Phnom Bakheng

March 1, 2009

in Angkor Temples

Temple Name: Phnom Bakheng
Notable Features: Lion statues that flank the pathway up the pyramid.
Getting There: From Siem Reap, take the road to Angkor Wat. You will continue past Angkor Wat until you reach Phnom Bakheng on the left side of the road.

Yasovarman’s State-Temple

King Yasovarman I erected Phnom Bakheng late in the 9th century to be the state-temple of the Khmer Empire. Prior to the construction of Phnom Bakheng, the Khmer state-temple was located in the city of Ruluos. The construction of Phnom Bakheng marked the beginning of a complete relocation of the Khmer capital. Yasovarman’s new capital city was called Yasodharapura.

Phnom Bakheng is a 13-meter tall step pyramid, made of five ascending layers. Each layer is a square terrace upon which an array of carvings and other structures can be observed. From atop the final layer, visitors can view the prasats (towers) of Angkor Wat in the southeastward distance.

Two carved lions, some of the most superb examples of Khmer stonework, guard the pathway leading up the pyramid. Each of the pyramid’s five layers is guarded by another set of carved lions. Small sanctuary prasats (towers) stand at each of the layers’ four corners.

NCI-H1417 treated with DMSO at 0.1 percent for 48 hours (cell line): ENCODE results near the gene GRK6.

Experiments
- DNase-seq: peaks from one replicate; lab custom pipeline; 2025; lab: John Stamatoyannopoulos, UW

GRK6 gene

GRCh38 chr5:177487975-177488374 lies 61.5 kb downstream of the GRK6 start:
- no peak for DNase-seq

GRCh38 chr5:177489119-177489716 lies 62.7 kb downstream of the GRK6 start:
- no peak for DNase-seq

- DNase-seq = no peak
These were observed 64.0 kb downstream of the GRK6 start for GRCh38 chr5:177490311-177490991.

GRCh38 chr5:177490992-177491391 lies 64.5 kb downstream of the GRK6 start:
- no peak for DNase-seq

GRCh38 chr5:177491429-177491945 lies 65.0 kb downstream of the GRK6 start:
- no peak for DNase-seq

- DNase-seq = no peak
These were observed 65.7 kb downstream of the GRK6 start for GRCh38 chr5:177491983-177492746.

At the top of the pyramid, after a steep stair climb (70% incline), visitors can explore the quincunx formation of prasats. A quincunx is a temple design in which five towers are erected in an “X” pattern.

Phnom Bakheng is best viewed late in the day, or early in the morning. Climbing the temple’s steep stairs is not recommended in the heat of midday. If hiking isn’t your cup of tea, you can choose to take an elephant ride to the top of the pyramid. This charming, old-world transportation modality is a wonderful treat after a day of intense temple trekking.

Phnom Bakheng has become a rather famous place to watch the sunset. As a result, the temple can get very crowded late in the day. Watching the sunset from atop Phnom Bakheng is a remarkable sight. The sunrays illuminate the prasats of Angkor Wat, Phnom Krom, and bounce off the surface of the Tonle Sap Lake. Even if you’re not a fan of large crowds, you should bear the chaos for one evening. Once you see the sunset, the crowds will disappear into the surrounding beauty.

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